So you’ve been asked to calculate variance using Excel, but you aren’t sure what that means or how to do it. Don’t worry, it’s an easy concept and even easier process. You’ll be a variance pro in no time!

## What Is Variance?

“Variance” is a way to measure the average distance from the mean. The “mean” is the sum of all values in a dataset divided by the number of values. Variance gives us an idea of whether the values in that data set tend, on average, to stick uniformly to the mean or scatter all over the place.

Mathematically, variance isn’t that complex:

- Calculate the mean of a set of values. To calculate the mean, take the sum of all the values divided by the number of values.
- Take every value in your set and subtract it from the mean.
- Square the resulting values (to cancel out negative numbers).
- Add all the squared values together.
- Calculate the mean of the squared values to get the variance.

So as you can see, it’s not a hard value to calculate. However, if you have hundreds or thousands of values, it would take forever to do manually. So it’s a good thing that Excel can automate the process!

## What Do You Use Variance For?

Variance by itself has a number of uses. From a purely statistical perspective, it’s a good shorthand way to express how spread out a set of data is. Investors use variance to estimate the risk of a given investment.

For example, by taking a stock’s value over a period of time and calculating its variance, you’ll get a good idea of its volatility in the past. Under the assumption that the past predicts the future, it would mean that something with low variance is safer and more predictable.

You can also compare the variances of something across different time periods. This can help detect when another hidden factor is influencing something, changing its variance.

Variance is also strongly-related to another statistic known as the standard deviation. Remember that the values used to calculate variance are squared. This means that variance is not expressed in the same unit of the original value. The standard deviation requires taking the square root of variance to return the value to its original unit. So if the data was in kilograms then the standard deviation is as well.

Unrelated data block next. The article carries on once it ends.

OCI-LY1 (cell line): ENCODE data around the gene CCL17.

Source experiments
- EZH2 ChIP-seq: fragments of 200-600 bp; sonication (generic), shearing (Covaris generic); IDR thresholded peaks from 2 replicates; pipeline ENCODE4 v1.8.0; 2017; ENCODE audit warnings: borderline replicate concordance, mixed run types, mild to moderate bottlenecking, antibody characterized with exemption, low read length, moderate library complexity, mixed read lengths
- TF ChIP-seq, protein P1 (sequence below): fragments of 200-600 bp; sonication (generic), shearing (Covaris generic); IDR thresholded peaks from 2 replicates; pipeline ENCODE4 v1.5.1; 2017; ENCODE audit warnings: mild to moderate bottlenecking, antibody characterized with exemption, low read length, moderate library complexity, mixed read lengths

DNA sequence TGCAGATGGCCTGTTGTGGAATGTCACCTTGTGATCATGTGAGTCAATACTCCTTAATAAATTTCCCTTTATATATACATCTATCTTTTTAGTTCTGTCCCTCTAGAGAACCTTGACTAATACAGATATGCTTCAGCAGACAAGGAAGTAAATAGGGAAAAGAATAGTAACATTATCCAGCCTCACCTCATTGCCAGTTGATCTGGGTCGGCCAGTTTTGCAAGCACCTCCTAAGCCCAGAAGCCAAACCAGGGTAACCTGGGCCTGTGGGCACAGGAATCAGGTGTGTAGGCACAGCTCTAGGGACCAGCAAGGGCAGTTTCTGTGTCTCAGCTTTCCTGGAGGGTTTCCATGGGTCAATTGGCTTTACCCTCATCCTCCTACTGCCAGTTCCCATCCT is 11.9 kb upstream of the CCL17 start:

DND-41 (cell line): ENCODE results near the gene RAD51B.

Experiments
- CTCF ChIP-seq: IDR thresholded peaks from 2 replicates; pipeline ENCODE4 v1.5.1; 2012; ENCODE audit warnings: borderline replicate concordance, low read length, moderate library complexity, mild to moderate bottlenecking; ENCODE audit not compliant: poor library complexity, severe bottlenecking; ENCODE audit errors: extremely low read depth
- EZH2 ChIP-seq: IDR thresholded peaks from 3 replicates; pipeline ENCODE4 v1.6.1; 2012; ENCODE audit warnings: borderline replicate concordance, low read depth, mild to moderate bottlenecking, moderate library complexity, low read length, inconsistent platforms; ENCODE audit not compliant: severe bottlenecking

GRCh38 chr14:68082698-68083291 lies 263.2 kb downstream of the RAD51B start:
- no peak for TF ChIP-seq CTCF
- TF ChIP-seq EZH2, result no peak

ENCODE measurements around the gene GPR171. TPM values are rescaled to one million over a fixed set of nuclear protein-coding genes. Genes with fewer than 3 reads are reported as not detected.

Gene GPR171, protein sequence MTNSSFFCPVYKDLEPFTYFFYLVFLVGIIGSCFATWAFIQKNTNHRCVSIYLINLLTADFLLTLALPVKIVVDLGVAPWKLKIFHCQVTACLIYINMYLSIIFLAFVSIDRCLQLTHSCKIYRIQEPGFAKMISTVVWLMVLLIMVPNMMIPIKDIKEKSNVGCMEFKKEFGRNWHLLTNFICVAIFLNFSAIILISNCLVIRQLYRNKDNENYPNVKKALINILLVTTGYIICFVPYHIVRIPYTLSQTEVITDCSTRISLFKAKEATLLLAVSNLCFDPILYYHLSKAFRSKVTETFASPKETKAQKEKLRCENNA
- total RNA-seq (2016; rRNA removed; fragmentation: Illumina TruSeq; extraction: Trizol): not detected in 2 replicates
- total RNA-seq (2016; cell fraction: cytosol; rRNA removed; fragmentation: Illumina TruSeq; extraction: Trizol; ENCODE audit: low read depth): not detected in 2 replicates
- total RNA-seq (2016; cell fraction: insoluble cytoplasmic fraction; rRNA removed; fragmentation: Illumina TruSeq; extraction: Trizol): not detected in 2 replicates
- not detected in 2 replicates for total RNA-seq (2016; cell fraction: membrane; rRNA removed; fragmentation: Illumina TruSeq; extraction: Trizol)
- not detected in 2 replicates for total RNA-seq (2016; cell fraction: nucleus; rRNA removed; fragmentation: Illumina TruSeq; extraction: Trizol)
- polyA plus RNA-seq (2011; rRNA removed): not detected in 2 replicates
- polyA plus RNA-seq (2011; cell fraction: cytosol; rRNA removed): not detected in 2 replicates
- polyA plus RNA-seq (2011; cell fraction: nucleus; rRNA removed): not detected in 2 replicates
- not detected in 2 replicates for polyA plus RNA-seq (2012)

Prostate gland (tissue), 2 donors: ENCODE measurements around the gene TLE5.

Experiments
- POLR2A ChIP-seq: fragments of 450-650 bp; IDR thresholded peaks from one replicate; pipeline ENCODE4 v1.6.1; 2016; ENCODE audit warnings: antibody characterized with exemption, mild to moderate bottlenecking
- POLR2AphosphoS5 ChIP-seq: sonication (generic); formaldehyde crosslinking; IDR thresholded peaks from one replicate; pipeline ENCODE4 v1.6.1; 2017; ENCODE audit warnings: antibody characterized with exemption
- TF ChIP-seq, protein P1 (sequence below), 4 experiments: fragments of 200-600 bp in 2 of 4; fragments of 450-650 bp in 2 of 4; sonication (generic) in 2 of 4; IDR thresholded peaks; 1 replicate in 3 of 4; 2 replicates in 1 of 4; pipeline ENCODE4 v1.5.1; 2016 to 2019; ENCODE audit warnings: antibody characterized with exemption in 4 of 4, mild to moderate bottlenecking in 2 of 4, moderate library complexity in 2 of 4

## Choosing Between Population and Sample Variance

There are two subtypes of variance with slightly different formulas in Excel. Which one you should choose depends on your data. If your data includes the entire “population” then you should use population variance. In this case “population” means that you have every value for every member of the target population group.

For example, if you’re looking at the weight of left-handed people, then the population includes every individual on Earth who’s left-handed. If you’ve weighed them all, you’d use population variance.

Of course, in real life we usually settle for a smaller sample from a larger population. In which case you’d use sample variance. Population variance is still practical with smaller populations. For example, a company may have a few hundred or few thousand employees with data on each employee. They represent a “population” in the statistical sense.

## Choosing the Right Variance Formula

There are three sample variance formulas and three population variance formulas in Excel:

**VAR**,**VAR.S**and**VARA**for sample variance.**VARP**,**VAR.P**and**VARPA**for population variance.

You can ignore VAR and VARP. These are outdated and are only around for compatibility with legacy spreadsheets.

That leaves VAR.S and VAR.P, which are for calculating the variance of a set of numerical values and VARA and VARPA, which include text strings.

VARA and VARPA will convert any text string to the numerical value 0, with the exception of “TRUE” and “FALSE”. These are converted to 1 and 0 respectively.

The biggest difference is that VAR.S and VAR.P skip over any non-numerical values. This excludes those cases from the total number of values, which means the mean value will be different, because you’re dividing by a smaller number of cases to get the mean.

## How to Calculate Variance in Excel

All you need to calculate variance in Excel is a set of values. We’re going to use VAR.S in the example below, but the formula and methods are exactly the same regardless of which variance formula you use:

- Assuming you have a range or discrete set of values ready, select the
**empty cell**of your choice.

- In the formula field, type
**=VAR.S(XX:YY)**where the X and Y values are replaced by the first and last cell numbers of the range.

- Press
**Enter**to complete the calculation.

Alternatively, you can specify specific values, in which case the formula looks like **=VAR.S(1,2,3,4)**. With the numbers replaced with whatever you need to calculate the variance of. You can enter up to 254 values manually like this, but unless you only have a handful of values it’s almost always better to enter your data in a cell range and then use the cell range version of the formula discussed above.

## You Can Excel at, Er, Excel

Calculating variance is a useful trick to know for anyone who needs to do some statistical work in Excel. But if any of the Excel terminology we used in this article was confusing, consider checking out Microsoft Excel Basics Tutorial – Learning How to Use Excel.

If, on the other hand, you’re ready for more, check out Add a Linear Regression Trendline to an Excel Scatter Plot so you can visualize variance or any other aspect of your data set in relation to the arithmetic mean.

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